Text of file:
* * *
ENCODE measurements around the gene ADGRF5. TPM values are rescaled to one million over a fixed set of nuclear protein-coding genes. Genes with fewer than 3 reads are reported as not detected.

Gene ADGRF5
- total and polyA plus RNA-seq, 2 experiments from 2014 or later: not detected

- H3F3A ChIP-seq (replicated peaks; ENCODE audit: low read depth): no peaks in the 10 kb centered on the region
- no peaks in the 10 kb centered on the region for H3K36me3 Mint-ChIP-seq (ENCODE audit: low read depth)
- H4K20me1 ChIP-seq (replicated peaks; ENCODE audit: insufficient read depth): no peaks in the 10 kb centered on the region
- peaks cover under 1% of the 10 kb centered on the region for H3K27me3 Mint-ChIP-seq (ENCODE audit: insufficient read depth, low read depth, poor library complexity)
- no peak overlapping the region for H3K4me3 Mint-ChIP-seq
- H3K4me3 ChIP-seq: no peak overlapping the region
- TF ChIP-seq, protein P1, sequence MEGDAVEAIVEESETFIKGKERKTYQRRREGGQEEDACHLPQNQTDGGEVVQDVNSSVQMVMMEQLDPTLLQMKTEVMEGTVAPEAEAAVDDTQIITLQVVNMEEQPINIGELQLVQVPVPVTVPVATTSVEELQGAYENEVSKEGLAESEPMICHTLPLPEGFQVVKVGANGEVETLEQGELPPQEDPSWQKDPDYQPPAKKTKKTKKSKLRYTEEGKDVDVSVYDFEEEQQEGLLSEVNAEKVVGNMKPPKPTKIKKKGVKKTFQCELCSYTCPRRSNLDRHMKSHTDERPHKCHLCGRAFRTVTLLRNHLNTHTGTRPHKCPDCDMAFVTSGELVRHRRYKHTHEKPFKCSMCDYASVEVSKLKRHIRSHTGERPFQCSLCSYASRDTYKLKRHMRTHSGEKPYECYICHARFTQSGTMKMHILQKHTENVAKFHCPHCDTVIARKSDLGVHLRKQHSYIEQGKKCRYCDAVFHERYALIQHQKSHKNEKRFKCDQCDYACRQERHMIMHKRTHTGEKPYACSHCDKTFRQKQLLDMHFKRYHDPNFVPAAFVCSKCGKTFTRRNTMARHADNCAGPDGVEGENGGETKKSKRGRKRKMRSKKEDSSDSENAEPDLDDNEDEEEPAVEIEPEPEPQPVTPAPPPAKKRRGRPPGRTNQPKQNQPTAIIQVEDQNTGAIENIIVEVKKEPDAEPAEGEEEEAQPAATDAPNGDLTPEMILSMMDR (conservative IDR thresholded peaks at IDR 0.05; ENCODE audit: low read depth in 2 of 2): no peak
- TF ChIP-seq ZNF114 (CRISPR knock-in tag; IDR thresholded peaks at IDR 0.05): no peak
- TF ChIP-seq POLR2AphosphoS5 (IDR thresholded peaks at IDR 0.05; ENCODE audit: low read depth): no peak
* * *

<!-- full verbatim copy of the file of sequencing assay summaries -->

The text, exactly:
ENCODE measurements around the gene ADGRF5. TPM values are rescaled to one million over a fixed set of nuclear protein-coding genes. Genes with fewer than 3 reads are reported as not detected.

Gene ADGRF5
- total and polyA plus RNA-seq, 2 experiments from 2014 or later: not detected

- H3F3A ChIP-seq (replicated peaks; ENCODE audit: low read depth): no peaks in the 10 kb centered on the region
- no peaks in the 10 kb centered on the region for H3K36me3 Mint-ChIP-seq (ENCODE audit: low read depth)
- H4K20me1 ChIP-seq (replicated peaks; ENCODE audit: insufficient read depth): no peaks in the 10 kb centered on the region
- peaks cover under 1% of the 10 kb centered on the region for H3K27me3 Mint-ChIP-seq (ENCODE audit: insufficient read depth, low read depth, poor library complexity)
- no peak overlapping the region for H3K4me3 Mint-ChIP-seq
- H3K4me3 ChIP-seq: no peak overlapping the region
- TF ChIP-seq, protein P1, sequence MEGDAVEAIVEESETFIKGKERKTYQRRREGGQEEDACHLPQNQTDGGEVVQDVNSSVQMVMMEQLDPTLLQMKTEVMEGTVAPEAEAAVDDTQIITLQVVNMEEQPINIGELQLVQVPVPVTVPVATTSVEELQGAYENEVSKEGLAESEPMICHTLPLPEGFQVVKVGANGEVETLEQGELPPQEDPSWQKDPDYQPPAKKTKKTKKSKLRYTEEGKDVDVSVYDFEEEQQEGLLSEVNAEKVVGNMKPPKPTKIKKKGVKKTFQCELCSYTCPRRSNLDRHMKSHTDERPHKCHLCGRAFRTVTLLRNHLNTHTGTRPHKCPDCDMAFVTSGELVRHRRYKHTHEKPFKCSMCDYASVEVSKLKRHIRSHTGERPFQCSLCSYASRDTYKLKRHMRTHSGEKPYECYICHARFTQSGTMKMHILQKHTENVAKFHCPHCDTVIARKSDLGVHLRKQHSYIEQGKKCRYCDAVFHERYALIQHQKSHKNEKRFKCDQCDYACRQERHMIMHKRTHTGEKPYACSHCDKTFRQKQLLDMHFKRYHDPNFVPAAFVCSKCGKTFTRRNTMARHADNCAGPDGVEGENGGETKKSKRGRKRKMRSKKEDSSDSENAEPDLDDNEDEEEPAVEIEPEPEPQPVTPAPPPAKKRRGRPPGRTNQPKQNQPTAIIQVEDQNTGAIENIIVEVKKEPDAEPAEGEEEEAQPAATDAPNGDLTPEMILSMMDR (conservative IDR thresholded peaks at IDR 0.05; ENCODE audit: low read depth in 2 of 2): no peak
- TF ChIP-seq ZNF114 (CRISPR knock-in tag; IDR thresholded peaks at IDR 0.05): no peak
- TF ChIP-seq POLR2AphosphoS5 (IDR thresholded peaks at IDR 0.05; ENCODE audit: low read depth): no peak